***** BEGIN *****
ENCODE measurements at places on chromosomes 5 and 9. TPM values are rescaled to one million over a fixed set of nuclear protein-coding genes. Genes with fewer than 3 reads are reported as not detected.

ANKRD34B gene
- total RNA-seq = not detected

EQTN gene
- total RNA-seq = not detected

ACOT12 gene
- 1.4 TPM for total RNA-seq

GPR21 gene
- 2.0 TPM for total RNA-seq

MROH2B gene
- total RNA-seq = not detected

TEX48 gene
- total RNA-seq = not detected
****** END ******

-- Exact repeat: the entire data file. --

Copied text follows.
ENCODE measurements at places on chromosomes 5 and 9. TPM values are rescaled to one million over a fixed set of nuclear protein-coding genes. Genes with fewer than 3 reads are reported as not detected.

ANKRD34B gene
- total RNA-seq = not detected

EQTN gene
- total RNA-seq = not detected

ACOT12 gene
- 1.4 TPM for total RNA-seq

GPR21 gene
- 2.0 TPM for total RNA-seq

MROH2B gene
- total RNA-seq = not detected

TEX48 gene
- total RNA-seq = not detected